The Central Bank of Nigeria on Tuesday slashed the naira debit cardholders’ spending overseas from $150,000 to $50,000 per annum.
The development came less than one week after the bank announced plans to reduce naira debit cardholders’ spending abroad due to inadequate foreign exchange to pay for rising amount of cardholders’ overseas spending.
The central bank, in a circular dated April 13 and entitled: ‘Usage of naira denominated cards overseas’, asked dealers and the general public to take note of the development.
The circular, signed by the Director, Trade and Exchange, CBN, Mr. Olakanmi Gbadamosi, also directed Deposit Money Banks in the country to peg their customers’ daily cash withdrawals overseas at $300.
The circular read, “Further to the circular No. TED/FEM/FPC/GEN/01/009 of September 26, 2013, all authorised dealers and the general public are hereby informed that with effect from the date of this circular (April 13, 2015), the existing limit on the usage of the naira denominated cards for transactions overseas has been reviewed downward.
“Accordingly, the limit has been reduced from $150,000 to $50,000 per person per annum. In addition, authorised dealers are to ensure that the daily cash withdrawal limit embedded in the cards per person, per day is pegged at $300.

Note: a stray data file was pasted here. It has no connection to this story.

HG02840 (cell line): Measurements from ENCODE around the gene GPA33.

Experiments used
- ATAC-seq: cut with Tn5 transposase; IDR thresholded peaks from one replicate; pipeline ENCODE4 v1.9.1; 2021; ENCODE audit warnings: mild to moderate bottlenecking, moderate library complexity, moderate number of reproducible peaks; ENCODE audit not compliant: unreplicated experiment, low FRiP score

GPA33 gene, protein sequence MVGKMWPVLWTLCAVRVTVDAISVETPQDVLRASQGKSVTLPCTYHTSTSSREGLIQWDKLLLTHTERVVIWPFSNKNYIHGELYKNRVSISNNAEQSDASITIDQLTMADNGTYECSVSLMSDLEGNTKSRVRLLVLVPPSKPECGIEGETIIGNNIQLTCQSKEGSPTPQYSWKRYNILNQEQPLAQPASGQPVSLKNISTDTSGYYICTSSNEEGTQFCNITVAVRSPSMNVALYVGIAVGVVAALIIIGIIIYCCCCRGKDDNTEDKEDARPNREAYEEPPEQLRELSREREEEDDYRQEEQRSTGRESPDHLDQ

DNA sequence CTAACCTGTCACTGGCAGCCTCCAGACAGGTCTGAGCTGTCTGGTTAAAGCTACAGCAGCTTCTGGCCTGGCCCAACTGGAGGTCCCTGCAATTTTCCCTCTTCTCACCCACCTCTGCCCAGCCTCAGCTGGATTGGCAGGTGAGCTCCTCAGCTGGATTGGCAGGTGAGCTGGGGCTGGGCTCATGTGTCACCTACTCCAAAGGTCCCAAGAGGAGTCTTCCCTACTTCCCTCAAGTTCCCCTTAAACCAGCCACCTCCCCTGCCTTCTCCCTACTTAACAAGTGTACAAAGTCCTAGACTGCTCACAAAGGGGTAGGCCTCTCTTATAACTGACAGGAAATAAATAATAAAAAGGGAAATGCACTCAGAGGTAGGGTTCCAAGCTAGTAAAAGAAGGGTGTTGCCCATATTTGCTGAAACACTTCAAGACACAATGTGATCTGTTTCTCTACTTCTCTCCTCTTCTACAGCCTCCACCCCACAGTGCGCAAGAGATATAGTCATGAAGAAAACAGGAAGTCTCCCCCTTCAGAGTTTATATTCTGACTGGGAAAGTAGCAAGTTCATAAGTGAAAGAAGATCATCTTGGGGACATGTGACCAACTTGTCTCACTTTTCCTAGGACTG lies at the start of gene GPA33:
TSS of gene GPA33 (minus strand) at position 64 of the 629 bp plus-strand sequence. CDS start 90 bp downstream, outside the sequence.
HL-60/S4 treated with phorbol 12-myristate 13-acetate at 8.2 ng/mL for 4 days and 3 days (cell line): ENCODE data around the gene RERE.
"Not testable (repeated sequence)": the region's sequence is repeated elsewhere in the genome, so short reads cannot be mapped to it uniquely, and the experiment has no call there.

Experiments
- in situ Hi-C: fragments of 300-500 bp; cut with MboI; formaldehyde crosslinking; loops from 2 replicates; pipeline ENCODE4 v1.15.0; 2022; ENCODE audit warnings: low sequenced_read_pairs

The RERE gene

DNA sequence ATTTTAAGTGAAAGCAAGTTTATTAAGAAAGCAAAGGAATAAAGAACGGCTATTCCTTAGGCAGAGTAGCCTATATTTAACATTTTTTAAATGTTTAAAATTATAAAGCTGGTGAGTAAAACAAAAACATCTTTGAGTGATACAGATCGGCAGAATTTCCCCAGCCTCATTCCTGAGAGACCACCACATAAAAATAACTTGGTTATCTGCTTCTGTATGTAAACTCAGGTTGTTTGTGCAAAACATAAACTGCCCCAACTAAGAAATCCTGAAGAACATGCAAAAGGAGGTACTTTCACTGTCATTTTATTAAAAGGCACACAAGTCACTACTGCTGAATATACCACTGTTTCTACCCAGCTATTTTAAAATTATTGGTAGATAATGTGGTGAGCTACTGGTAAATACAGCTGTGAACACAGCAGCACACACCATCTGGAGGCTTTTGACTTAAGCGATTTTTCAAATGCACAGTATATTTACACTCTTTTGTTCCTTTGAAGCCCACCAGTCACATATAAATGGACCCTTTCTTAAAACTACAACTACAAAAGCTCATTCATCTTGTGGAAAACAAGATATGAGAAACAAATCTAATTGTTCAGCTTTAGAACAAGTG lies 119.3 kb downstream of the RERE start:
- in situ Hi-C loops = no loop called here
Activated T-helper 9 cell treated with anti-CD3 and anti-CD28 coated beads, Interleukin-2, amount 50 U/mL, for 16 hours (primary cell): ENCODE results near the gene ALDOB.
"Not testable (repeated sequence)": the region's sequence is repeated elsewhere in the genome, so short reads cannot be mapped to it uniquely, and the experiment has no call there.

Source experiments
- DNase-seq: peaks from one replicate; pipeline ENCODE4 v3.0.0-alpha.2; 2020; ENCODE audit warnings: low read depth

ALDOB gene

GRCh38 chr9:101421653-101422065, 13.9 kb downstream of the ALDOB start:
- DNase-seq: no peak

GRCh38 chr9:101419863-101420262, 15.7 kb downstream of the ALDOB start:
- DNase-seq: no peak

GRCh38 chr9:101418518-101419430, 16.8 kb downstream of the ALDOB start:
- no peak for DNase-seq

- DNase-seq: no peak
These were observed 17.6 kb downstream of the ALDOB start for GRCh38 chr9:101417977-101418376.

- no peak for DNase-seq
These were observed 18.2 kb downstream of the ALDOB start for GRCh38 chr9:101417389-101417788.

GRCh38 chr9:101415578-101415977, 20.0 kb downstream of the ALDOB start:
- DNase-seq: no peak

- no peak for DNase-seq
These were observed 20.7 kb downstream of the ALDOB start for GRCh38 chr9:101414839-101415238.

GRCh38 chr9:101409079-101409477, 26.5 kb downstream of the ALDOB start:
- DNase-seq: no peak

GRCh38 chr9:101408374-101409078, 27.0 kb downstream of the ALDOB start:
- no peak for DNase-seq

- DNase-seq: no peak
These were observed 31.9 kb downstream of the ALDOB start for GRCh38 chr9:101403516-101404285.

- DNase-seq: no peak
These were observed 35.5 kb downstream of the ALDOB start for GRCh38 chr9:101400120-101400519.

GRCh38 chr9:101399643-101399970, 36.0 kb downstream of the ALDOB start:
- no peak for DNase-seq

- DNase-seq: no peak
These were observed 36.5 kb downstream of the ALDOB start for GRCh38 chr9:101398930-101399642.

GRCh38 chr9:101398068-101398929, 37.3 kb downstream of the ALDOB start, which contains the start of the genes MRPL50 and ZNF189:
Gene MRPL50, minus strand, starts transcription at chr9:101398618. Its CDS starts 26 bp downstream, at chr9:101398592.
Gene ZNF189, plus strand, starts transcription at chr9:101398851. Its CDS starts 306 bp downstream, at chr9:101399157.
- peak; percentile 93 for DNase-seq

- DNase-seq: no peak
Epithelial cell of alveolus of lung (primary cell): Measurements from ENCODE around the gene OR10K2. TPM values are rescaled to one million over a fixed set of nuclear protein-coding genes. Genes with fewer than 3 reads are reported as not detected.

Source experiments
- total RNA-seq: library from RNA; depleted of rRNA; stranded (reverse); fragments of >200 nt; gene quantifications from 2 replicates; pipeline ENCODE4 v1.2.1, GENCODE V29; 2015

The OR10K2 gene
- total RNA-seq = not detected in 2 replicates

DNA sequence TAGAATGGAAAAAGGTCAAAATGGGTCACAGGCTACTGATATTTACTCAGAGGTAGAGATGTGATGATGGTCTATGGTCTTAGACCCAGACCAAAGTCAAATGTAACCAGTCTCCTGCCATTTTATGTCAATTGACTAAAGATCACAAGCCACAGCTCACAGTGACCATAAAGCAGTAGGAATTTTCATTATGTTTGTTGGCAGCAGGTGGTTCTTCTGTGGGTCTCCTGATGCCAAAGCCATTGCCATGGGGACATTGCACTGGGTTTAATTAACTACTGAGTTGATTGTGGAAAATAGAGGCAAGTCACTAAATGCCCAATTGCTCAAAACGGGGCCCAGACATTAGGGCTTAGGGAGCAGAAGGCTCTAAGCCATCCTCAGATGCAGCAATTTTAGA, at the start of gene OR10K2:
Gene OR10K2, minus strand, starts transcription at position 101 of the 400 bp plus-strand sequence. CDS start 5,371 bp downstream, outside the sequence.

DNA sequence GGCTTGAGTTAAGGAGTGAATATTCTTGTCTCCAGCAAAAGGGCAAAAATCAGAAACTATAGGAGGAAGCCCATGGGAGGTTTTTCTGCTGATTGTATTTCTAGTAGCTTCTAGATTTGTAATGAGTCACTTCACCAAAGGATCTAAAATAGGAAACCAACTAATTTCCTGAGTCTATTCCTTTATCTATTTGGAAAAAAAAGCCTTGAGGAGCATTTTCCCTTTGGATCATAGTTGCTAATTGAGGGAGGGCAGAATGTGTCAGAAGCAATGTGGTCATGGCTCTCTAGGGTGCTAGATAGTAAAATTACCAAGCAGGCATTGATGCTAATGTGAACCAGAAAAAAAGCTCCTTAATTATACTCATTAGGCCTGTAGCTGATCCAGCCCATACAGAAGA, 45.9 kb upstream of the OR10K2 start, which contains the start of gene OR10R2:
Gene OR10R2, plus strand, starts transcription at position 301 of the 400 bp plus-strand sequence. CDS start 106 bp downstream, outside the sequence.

“Authorised dealers are to ensure strict compliance with this new limit and render monthly returns on the transactions to the Director, Trade and Exchange Department, CBN not later than the fifth day of the following month. Please ensure strict monitoring and compliance.”
The Managing Director and Chief Executive Officer, Union Bank Plc, Mr. Emeka Emuwa, had after the Bankers’ Committee meeting at the CBN office in Lagos on Thursday, said the amount spent by naira debit cardholders overseas was rising fast and the banks were beginning to notice some arbitrate in the segment.
Consequently, he said the CBN and the Bankers’ Committee would slash the annual allowable drawdown for each bank customer.
He had said, “We did find that in a number of cases, people were using the cards in ways that were not expected of them and there have been some arbitraging going on. So, in order to sustain stability, what was agreed by the committee was that the limits for the use of the naira debit cards would be reduced.
“As a customer, if you have a dollar account, you will still have unfettered access to it; but for naira debit accounts, the limits will be reduced to more judicious levels. This specifically refers to the use of these bank products abroad, because when they are used abroad, the merchants have to be settled.
“Even if it is the Automated Teller Machines, the service provider, Visa or MasterCard, has to be settled in foreign currencies and we find that it is a drain on the foreign resources available to finance our industries. So, there is going to be a reduction in the annual allowable drawdown using naira debit cards abroad.”